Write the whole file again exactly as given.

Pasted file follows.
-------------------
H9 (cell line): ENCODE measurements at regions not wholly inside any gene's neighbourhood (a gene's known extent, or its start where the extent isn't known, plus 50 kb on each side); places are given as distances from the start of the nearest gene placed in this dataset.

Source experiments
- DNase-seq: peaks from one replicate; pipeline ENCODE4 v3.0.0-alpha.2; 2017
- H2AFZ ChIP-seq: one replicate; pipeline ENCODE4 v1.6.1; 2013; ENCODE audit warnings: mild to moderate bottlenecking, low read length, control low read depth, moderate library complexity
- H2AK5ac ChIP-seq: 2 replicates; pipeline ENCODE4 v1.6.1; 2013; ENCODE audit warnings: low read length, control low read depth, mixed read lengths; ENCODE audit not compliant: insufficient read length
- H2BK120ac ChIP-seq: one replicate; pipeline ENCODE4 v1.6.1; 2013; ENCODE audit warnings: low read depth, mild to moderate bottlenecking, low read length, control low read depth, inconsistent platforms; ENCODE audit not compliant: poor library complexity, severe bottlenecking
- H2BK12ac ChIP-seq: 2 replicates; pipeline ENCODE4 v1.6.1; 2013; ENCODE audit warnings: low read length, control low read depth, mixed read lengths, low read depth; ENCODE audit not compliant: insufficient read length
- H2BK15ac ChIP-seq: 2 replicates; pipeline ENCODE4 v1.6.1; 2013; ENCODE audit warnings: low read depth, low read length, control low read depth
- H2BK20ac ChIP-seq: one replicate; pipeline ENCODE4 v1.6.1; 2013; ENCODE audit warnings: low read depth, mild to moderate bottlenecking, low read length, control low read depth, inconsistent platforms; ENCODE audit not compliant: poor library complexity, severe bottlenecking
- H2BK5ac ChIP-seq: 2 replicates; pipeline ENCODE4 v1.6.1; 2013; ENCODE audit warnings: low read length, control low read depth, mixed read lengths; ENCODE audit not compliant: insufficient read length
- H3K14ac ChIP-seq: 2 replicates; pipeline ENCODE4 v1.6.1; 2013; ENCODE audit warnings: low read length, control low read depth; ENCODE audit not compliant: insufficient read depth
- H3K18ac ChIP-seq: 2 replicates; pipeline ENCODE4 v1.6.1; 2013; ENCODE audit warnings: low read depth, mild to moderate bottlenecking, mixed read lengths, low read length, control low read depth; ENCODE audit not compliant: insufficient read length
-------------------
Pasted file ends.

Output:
H9 (cell line): ENCODE measurements at regions not wholly inside any gene's neighbourhood (a gene's known extent, or its start where the extent isn't known, plus 50 kb on each side); places are given as distances from the start of the nearest gene placed in this dataset.

Source experiments
- DNase-seq: peaks from one replicate; pipeline ENCODE4 v3.0.0-alpha.2; 2017
- H2AFZ ChIP-seq: one replicate; pipeline ENCODE4 v1.6.1; 2013; ENCODE audit warnings: mild to moderate bottlenecking, low read length, control low read depth, moderate library complexity
- H2AK5ac ChIP-seq: 2 replicates; pipeline ENCODE4 v1.6.1; 2013; ENCODE audit warnings: low read length, control low read depth, mixed read lengths; ENCODE audit not compliant: insufficient read length
- H2BK120ac ChIP-seq: one replicate; pipeline ENCODE4 v1.6.1; 2013; ENCODE audit warnings: low read depth, mild to moderate bottlenecking, low read length, control low read depth, inconsistent platforms; ENCODE audit not compliant: poor library complexity, severe bottlenecking
- H2BK12ac ChIP-seq: 2 replicates; pipeline ENCODE4 v1.6.1; 2013; ENCODE audit warnings: low read length, control low read depth, mixed read lengths, low read depth; ENCODE audit not compliant: insufficient read length
- H2BK15ac ChIP-seq: 2 replicates; pipeline ENCODE4 v1.6.1; 2013; ENCODE audit warnings: low read depth, low read length, control low read depth
- H2BK20ac ChIP-seq: one replicate; pipeline ENCODE4 v1.6.1; 2013; ENCODE audit warnings: low read depth, mild to moderate bottlenecking, low read length, control low read depth, inconsistent platforms; ENCODE audit not compliant: poor library complexity, severe bottlenecking
- H2BK5ac ChIP-seq: 2 replicates; pipeline ENCODE4 v1.6.1; 2013; ENCODE audit warnings: low read length, control low read depth, mixed read lengths; ENCODE audit not compliant: insufficient read length
- H3K14ac ChIP-seq: 2 replicates; pipeline ENCODE4 v1.6.1; 2013; ENCODE audit warnings: low read length, control low read depth; ENCODE audit not compliant: insufficient read depth
- H3K18ac ChIP-seq: 2 replicates; pipeline ENCODE4 v1.6.1; 2013; ENCODE audit warnings: low read depth, mild to moderate bottlenecking, mixed read lengths, low read length, control low read depth; ENCODE audit not compliant: insufficient read length